The company has also been signing a raft of deals for its key brands. These include Dentyl and UltraDEX (mouthwashes, toothpastes, tooth whiteners and fresh breath beads), and the most recent acquisition, PharmaSource, a distributor of a range of medical device products (for fungal nail infections, wart removal and women's health).

Earlier this year Venture signed its largest deal to date, a 15-year agreement worth €168m (£154m) with its existing Chinese distribution partner (rights in China, Macau and Hong Kong) for Venture’s Dentyl brand (including mouthwashes, toothpastes, tooth whiteners and fresh breath beads) and other products. In the first half, the partner placed €4m of orders for Dentyl alone and contributed £2.3m to Venture’s revenue of £16.9m. The company’s like-for-like sales increased 65 per cent in the six-month period. 

The company has also been launching new products including a hand sanitising gel, DISINPLUS, which has been flying off the shelfs at ASDA and at other retailers, contributing £3.2m to first half revenues. Venture has expanded the range to eight products, including anti-bacterial sprays, at minimal cost, thus providing another lucrative revenue stream for the years ahead. In the UK, Boots will launch the Dentyl range (including new products) across 800 of its key stores in November.

The impact of the eye-catching sales growth has been dramatic on Venture’s profitability. Gross profit doubled from £3.5m to almost £7m on £7.5m of incremental sales, and with operating costs only rising by £0.8m to £4m, the company’s underlying operating profit shot up to £2.3m, from break-even a year ago. Analyst Chris Donnellan at Cenkos expects full-year pre-tax profit to rise from £1.3m to £3.3m on revenue of £30.3m to produce adjusted earnings per share (EPS) of 5.3p, up from 2.2p in 2019. He has also introduced 2021 forecasts which point to pre-tax profit surging again to £4.6m on £3m higher revenue as a higher proportion of the extra gross margin earned falls to the bottom line. On this basis, expect 2021 EPS of 6p. These estimates exclude any contribution from further earnings enhancing bolt-on acquisitions. Venture has gross cash of £6.6m (8p a share) to deploy and low-cost debt facilities, too.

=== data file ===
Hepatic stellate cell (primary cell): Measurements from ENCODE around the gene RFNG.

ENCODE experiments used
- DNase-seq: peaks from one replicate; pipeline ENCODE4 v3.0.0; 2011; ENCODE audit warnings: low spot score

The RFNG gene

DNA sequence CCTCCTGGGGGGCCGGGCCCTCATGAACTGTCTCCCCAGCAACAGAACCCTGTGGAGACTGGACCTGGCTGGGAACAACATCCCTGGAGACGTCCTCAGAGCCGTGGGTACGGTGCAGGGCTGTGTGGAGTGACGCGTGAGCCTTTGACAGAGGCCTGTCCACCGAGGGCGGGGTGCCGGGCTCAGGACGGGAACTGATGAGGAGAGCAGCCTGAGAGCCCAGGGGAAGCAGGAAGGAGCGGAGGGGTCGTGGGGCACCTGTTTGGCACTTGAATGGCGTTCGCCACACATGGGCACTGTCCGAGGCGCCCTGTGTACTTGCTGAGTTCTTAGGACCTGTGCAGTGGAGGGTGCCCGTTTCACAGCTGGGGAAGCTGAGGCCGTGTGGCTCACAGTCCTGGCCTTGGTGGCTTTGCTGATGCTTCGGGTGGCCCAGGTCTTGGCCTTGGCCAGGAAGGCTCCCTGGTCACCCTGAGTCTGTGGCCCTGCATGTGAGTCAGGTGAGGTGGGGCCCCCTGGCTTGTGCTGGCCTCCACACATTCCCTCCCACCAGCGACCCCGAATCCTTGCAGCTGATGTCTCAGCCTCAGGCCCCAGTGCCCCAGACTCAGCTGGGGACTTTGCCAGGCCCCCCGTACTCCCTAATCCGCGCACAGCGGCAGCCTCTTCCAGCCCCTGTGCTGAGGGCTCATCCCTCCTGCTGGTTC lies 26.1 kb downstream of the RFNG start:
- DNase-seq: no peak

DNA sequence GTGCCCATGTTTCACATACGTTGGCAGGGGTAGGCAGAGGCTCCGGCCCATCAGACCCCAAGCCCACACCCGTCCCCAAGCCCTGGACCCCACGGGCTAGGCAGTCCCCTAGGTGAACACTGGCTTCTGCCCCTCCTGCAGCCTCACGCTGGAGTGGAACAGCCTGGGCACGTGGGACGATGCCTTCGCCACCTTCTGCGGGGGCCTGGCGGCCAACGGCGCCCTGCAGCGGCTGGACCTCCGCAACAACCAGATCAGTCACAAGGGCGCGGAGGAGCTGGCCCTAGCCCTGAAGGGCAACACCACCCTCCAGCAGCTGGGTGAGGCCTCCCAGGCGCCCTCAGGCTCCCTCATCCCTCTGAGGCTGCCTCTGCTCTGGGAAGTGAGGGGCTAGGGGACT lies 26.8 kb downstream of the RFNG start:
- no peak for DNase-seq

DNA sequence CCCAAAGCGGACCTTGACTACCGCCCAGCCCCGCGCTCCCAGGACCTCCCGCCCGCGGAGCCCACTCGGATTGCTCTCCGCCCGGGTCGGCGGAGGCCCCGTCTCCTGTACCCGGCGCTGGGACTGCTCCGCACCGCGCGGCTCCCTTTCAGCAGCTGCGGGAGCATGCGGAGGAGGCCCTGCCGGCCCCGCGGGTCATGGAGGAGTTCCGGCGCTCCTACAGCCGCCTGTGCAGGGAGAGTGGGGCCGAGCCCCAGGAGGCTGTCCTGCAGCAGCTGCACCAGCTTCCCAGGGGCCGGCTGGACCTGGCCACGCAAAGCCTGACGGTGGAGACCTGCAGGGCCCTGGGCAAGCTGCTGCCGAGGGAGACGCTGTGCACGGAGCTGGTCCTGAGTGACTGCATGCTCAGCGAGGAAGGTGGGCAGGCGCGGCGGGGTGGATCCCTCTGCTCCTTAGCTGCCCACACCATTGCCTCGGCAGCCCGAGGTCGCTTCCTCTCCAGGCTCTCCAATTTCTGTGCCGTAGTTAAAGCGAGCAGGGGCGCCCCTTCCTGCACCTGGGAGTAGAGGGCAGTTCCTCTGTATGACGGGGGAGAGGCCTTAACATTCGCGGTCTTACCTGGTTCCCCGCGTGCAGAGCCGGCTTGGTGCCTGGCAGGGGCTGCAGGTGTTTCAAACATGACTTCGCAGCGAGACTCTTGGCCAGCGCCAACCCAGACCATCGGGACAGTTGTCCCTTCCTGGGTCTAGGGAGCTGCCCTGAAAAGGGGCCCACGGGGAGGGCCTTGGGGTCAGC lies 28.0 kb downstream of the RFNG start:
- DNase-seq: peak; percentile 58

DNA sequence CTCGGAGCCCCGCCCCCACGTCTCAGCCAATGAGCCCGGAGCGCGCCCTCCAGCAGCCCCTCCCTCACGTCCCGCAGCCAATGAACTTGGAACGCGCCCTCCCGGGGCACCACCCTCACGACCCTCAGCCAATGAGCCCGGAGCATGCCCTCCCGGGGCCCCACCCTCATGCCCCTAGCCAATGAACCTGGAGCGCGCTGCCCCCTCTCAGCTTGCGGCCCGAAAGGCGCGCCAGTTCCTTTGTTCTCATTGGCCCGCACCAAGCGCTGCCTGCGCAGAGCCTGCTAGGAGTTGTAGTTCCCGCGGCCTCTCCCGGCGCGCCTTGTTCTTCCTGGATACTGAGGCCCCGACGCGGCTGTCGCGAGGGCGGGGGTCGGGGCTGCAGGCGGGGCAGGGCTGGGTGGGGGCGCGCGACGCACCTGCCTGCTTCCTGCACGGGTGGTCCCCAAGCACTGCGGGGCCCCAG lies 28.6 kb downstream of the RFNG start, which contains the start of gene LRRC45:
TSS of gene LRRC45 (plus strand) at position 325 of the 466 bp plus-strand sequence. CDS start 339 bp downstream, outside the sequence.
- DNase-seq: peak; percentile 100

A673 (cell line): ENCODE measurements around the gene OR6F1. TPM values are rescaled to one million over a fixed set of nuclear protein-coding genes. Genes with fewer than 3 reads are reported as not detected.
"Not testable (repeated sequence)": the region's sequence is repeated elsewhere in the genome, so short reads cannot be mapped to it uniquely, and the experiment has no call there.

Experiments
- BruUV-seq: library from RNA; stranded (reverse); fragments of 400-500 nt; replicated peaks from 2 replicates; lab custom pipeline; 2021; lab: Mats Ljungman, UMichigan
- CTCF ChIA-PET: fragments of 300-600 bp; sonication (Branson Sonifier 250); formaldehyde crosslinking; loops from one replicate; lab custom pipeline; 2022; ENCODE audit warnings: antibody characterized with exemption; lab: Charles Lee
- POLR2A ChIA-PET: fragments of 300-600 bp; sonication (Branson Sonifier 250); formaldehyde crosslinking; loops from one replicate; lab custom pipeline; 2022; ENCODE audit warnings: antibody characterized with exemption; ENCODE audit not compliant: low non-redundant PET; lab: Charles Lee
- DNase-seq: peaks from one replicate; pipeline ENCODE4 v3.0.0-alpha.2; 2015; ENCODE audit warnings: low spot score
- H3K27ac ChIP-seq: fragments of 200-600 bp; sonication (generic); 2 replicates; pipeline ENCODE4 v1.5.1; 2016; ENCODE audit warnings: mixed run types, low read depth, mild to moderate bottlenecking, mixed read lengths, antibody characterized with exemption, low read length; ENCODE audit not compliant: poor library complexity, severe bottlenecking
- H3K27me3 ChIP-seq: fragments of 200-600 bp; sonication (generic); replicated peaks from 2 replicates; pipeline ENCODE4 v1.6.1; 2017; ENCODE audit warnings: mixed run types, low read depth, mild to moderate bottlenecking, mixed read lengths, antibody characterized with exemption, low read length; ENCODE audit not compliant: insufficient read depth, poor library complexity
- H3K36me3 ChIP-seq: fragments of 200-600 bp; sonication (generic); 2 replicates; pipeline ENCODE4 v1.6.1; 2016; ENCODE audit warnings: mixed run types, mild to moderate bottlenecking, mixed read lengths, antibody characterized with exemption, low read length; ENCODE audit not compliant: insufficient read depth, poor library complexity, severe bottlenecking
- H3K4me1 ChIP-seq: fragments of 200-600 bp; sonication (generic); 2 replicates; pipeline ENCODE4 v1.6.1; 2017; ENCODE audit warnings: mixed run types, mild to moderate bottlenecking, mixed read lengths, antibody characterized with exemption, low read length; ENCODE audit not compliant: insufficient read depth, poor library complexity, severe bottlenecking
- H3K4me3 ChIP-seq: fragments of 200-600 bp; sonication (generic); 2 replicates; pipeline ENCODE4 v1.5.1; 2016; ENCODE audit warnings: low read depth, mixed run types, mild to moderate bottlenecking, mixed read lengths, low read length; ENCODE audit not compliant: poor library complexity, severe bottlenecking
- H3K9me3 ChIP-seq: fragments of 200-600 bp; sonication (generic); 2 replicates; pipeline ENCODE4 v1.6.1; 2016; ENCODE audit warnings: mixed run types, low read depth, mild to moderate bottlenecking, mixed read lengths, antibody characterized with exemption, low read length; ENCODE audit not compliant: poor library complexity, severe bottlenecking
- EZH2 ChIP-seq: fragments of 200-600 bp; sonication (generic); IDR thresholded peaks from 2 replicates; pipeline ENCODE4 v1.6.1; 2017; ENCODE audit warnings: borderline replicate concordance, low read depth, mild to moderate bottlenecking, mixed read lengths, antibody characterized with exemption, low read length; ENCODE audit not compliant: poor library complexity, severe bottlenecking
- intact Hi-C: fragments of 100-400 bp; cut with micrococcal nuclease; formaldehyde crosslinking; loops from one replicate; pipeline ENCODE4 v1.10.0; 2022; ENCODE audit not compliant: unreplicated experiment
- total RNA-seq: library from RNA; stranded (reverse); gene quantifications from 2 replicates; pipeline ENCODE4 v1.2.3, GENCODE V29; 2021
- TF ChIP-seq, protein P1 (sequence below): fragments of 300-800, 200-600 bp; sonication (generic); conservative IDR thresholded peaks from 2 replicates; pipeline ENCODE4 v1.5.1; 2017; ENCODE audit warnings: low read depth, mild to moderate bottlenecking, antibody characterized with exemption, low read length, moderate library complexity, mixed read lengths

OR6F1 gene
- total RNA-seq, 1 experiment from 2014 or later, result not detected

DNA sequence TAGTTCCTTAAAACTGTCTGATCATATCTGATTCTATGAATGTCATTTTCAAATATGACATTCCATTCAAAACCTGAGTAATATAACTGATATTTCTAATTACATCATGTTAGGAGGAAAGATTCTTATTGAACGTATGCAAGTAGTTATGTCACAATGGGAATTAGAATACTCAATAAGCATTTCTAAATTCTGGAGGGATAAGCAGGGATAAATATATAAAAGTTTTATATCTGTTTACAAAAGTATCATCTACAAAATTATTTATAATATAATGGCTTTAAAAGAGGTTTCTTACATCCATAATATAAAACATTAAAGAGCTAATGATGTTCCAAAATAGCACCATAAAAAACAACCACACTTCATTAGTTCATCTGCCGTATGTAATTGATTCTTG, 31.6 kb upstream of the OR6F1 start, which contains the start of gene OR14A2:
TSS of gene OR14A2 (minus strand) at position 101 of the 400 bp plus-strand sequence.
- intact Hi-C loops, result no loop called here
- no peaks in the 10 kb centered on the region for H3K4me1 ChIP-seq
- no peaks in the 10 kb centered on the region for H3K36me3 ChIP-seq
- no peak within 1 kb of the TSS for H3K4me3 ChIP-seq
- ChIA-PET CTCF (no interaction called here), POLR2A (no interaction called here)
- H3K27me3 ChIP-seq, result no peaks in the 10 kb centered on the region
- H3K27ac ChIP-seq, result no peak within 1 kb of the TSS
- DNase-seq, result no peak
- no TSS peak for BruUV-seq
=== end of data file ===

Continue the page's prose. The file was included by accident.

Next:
The positive news flow explains why Venture’s shares have more than doubled in value since I outlined the investment case, at 45p, in my May 2019 Alpha Report, and are closing in on the 115p target price I outlined when I last suggested buying, at 92p, following the pre-close trading update  (‘Targeting undervalued small-caps’, 24 August 2020). So, with the earnings risk firmly to the upside – Cenkos believe their forecasts are “conservative” – I feel that a cash-adjusted PE ratio of 16 for the 2021 financial year is still an attractive rating and raise my target to 130p. Buy.

 

■ Simon Thompson's latest book Successful Stock Picking Strategies and his previous book Stock Picking for Profit can be purchased online at www.ypdbooks.com, or by telephoning YPDBooks on 01904 431 213 to place an order. The books are being sold through no other source and are priced at £16.95 each plus postage and packaging of £3.25 [UK].

Special offer: Both books can be purchased for the special price of £25 plus discounted postage and packaging of only £3.95. The books include case studies of Simon Thompson’s market beating Bargain Share Portfolio companies outlining the investment characteristics that made them successful investments. Simon also highlights many other investment approaches and stock screens he uses to identify small-cap companies with investment potential, too. Details of the content of both books can be viewed on www.ypdbooks.com.

Simon Thompson was named 2019 Small Cap Journalist of the year at the 2019 Small Cap Awards.